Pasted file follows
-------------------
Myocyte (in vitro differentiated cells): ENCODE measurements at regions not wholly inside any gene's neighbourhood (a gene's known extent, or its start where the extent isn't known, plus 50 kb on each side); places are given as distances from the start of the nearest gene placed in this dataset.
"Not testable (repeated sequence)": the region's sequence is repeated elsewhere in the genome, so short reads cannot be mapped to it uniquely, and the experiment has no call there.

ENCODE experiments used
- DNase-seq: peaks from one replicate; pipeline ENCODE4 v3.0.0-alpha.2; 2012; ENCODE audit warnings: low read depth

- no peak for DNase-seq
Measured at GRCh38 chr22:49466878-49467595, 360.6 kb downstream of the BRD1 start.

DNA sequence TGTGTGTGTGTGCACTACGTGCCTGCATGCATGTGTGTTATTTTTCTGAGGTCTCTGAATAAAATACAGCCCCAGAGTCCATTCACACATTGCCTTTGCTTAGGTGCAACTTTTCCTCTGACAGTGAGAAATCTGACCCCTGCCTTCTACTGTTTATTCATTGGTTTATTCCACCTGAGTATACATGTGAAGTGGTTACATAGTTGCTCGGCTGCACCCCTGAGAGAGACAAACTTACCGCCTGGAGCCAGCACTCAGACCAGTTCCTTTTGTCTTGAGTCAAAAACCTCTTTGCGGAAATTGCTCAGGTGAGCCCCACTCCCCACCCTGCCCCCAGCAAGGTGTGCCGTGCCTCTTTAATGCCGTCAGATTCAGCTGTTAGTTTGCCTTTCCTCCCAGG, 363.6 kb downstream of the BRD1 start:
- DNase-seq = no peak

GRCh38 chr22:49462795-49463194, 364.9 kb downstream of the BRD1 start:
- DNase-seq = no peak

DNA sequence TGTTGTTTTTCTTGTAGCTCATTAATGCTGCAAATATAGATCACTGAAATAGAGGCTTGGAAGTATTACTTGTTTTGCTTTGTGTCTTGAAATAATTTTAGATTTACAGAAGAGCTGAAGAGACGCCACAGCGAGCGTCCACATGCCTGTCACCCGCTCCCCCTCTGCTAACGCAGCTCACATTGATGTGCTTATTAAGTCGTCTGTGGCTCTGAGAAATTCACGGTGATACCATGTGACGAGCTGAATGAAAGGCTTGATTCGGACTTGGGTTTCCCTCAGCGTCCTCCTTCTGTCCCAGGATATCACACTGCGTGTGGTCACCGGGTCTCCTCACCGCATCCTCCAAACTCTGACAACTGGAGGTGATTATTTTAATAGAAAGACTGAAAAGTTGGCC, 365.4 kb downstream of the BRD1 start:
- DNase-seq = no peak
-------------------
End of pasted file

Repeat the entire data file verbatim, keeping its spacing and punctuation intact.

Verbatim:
Myocyte (in vitro differentiated cells): ENCODE measurements at regions not wholly inside any gene's neighbourhood (a gene's known extent, or its start where the extent isn't known, plus 50 kb on each side); places are given as distances from the start of the nearest gene placed in this dataset.
"Not testable (repeated sequence)": the region's sequence is repeated elsewhere in the genome, so short reads cannot be mapped to it uniquely, and the experiment has no call there.

ENCODE experiments used
- DNase-seq: peaks from one replicate; pipeline ENCODE4 v3.0.0-alpha.2; 2012; ENCODE audit warnings: low read depth

- no peak for DNase-seq
Measured at GRCh38 chr22:49466878-49467595, 360.6 kb downstream of the BRD1 start.

DNA sequence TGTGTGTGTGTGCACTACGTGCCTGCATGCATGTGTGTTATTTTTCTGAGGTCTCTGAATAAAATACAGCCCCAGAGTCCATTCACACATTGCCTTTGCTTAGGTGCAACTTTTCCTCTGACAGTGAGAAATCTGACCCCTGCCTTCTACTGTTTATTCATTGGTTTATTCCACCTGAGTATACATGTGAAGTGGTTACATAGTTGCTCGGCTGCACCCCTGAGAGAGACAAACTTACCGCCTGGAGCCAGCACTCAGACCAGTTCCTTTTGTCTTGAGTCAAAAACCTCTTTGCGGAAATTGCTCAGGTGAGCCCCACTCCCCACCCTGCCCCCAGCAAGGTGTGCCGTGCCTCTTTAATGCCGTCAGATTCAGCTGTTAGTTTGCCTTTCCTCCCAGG, 363.6 kb downstream of the BRD1 start:
- DNase-seq = no peak

GRCh38 chr22:49462795-49463194, 364.9 kb downstream of the BRD1 start:
- DNase-seq = no peak

DNA sequence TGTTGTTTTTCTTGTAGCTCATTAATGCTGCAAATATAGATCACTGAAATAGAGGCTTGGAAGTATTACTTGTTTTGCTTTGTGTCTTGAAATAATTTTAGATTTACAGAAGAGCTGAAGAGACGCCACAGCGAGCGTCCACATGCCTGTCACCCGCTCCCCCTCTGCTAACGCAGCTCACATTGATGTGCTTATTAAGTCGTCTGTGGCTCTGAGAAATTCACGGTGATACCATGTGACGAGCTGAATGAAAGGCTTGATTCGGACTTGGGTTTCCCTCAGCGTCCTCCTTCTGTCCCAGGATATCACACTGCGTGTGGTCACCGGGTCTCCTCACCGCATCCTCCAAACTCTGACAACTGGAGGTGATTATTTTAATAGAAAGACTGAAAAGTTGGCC, 365.4 kb downstream of the BRD1 start:
- DNase-seq = no peak